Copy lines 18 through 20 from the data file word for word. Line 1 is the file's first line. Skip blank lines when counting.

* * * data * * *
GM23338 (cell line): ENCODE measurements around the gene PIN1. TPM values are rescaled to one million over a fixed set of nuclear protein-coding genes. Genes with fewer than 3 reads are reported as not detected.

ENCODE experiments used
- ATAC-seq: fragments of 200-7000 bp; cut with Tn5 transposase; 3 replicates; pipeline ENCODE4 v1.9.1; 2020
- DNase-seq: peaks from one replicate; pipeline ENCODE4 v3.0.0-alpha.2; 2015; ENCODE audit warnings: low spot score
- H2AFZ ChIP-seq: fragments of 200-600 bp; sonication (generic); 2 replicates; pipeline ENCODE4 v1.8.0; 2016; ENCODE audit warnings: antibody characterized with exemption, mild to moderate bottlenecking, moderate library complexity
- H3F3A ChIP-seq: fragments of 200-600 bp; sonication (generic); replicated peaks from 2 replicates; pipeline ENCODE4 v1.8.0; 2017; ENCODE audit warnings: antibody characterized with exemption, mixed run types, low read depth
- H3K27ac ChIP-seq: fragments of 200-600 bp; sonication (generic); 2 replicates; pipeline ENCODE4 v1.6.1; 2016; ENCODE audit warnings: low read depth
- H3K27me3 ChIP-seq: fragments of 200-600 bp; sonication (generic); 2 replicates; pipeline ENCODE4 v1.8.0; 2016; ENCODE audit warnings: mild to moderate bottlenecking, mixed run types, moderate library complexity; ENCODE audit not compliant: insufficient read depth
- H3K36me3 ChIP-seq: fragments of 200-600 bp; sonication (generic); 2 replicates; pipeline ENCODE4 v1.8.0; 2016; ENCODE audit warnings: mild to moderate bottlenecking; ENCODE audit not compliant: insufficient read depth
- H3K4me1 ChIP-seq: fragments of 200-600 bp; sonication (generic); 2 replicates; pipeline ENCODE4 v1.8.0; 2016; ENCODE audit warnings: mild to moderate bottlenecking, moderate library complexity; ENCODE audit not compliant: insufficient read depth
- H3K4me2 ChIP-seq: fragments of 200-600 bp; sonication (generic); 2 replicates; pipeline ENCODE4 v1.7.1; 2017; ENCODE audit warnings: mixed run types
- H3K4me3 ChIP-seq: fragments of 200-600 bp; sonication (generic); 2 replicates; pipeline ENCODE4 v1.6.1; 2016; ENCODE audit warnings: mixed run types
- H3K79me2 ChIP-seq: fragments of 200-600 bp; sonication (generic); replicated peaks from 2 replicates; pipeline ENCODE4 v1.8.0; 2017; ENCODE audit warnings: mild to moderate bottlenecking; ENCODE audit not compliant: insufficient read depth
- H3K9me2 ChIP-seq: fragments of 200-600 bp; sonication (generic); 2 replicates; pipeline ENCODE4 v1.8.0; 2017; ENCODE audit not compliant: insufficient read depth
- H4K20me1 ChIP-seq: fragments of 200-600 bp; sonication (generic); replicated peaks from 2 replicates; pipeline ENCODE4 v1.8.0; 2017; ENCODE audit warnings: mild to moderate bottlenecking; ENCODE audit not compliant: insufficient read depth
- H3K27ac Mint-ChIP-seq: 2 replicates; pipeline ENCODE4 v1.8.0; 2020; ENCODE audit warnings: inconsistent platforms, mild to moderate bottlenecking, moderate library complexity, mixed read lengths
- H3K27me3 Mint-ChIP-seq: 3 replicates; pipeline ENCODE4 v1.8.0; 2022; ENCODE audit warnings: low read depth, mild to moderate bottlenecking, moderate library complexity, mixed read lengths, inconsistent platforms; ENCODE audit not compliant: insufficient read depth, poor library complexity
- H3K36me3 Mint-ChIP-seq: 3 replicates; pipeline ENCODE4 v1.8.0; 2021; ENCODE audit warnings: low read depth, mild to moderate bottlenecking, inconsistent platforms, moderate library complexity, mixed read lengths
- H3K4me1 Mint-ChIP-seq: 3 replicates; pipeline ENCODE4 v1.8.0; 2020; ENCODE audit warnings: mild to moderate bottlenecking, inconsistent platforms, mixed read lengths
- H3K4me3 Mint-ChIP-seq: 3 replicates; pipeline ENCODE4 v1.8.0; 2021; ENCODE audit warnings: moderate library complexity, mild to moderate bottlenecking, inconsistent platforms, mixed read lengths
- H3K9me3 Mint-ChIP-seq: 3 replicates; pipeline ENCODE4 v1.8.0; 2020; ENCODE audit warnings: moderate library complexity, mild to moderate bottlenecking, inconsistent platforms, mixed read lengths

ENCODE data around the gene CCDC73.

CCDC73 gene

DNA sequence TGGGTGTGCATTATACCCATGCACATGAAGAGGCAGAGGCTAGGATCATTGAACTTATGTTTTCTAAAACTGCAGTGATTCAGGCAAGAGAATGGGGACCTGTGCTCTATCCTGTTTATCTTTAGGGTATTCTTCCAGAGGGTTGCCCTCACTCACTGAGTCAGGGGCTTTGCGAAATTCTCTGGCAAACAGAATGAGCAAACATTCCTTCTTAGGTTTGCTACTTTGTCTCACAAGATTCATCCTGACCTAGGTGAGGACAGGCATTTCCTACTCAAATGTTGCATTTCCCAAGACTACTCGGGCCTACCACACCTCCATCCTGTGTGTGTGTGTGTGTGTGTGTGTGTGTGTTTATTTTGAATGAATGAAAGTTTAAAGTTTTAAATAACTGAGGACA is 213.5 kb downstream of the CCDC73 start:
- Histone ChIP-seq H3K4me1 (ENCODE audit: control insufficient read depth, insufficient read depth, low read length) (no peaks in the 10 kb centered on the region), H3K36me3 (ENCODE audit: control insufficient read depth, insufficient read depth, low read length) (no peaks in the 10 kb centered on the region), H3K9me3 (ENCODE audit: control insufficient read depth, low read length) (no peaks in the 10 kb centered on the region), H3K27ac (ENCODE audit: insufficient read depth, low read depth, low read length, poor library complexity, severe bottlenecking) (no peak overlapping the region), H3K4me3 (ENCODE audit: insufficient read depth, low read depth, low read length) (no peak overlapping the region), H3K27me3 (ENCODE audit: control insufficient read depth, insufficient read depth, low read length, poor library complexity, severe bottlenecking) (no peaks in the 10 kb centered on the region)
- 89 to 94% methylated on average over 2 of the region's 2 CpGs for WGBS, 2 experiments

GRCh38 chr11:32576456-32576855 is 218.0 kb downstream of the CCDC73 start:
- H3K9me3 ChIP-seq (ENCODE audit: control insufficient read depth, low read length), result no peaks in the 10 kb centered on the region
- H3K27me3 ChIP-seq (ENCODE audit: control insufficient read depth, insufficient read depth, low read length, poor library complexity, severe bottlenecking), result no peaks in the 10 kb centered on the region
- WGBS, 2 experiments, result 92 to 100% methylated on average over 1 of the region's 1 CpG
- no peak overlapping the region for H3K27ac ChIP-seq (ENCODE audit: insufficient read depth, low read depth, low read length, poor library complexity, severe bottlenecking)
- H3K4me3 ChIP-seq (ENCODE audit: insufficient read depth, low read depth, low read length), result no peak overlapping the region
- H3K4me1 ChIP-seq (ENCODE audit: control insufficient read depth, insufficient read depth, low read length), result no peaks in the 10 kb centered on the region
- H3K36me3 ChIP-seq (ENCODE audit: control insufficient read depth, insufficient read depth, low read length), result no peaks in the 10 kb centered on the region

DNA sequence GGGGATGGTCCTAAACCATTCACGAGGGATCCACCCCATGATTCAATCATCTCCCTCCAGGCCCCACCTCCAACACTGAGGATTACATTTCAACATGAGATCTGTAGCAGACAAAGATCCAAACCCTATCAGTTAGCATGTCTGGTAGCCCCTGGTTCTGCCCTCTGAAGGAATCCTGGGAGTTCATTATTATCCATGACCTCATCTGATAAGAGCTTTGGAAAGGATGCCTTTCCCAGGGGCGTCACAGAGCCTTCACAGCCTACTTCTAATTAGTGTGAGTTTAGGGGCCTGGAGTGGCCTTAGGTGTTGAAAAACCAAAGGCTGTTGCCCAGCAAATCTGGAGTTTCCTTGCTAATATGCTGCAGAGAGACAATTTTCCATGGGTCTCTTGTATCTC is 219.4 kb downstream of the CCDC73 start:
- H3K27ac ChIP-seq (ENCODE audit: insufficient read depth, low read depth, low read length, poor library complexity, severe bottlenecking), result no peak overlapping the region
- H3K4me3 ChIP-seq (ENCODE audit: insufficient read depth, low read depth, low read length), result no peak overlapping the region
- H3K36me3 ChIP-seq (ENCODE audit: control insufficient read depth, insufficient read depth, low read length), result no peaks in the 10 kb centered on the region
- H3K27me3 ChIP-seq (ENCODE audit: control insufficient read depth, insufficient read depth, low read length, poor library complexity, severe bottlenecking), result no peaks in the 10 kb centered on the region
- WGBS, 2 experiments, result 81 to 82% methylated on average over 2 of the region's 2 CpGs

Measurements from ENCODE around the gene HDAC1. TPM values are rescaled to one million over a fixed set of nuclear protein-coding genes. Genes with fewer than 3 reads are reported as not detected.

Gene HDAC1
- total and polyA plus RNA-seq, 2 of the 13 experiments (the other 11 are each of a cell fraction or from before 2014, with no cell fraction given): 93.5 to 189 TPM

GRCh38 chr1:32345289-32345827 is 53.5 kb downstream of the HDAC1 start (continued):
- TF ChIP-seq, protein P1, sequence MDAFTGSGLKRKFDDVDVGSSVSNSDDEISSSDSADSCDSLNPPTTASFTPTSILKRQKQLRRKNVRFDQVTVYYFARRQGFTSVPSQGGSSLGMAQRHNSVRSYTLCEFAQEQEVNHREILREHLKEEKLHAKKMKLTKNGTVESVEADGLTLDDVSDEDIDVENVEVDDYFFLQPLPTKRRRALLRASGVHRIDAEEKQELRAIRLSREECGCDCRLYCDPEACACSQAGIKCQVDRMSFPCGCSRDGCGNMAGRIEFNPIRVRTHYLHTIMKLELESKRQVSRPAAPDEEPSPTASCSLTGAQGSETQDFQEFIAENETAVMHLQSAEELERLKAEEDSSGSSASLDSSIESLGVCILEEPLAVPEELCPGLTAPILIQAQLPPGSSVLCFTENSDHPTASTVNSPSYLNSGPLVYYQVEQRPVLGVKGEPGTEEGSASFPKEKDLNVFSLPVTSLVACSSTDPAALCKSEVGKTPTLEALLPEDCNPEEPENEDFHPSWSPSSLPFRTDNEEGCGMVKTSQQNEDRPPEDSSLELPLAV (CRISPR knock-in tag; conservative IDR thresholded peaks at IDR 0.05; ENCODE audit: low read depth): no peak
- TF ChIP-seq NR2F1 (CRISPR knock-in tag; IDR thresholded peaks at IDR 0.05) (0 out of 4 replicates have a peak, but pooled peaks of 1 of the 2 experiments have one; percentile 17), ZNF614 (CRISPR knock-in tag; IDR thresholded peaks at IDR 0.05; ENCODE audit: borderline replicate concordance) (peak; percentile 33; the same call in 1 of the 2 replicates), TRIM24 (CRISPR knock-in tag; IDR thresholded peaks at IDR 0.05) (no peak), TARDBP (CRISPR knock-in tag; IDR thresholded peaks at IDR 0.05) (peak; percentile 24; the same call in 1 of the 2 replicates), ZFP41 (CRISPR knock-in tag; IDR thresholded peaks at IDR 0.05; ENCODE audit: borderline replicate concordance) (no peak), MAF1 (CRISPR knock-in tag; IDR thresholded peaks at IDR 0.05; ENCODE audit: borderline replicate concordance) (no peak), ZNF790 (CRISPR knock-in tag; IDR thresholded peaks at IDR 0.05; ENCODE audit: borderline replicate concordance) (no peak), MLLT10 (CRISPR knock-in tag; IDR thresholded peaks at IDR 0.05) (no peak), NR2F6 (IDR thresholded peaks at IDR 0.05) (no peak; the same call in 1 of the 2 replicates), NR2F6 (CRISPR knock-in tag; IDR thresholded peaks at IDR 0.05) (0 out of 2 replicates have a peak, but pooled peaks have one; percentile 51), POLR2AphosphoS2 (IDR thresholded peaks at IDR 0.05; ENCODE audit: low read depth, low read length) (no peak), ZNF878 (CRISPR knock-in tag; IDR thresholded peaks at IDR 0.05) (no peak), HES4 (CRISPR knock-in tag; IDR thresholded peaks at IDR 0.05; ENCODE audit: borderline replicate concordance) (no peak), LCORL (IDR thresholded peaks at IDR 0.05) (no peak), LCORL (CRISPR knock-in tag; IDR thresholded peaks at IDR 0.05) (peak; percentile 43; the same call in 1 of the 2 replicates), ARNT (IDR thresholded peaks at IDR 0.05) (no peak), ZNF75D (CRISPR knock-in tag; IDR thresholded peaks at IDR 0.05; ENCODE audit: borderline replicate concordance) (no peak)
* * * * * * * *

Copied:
- H3K36me3 Mint-ChIP-seq: 3 replicates; pipeline ENCODE4 v1.8.0; 2021; ENCODE audit warnings: low read depth, mild to moderate bottlenecking, inconsistent platforms, moderate library complexity, mixed read lengths
- H3K4me1 Mint-ChIP-seq: 3 replicates; pipeline ENCODE4 v1.8.0; 2020; ENCODE audit warnings: mild to moderate bottlenecking, inconsistent platforms, mixed read lengths
- H3K4me3 Mint-ChIP-seq: 3 replicates; pipeline ENCODE4 v1.8.0; 2021; ENCODE audit warnings: moderate library complexity, mild to moderate bottlenecking, inconsistent platforms, mixed read lengths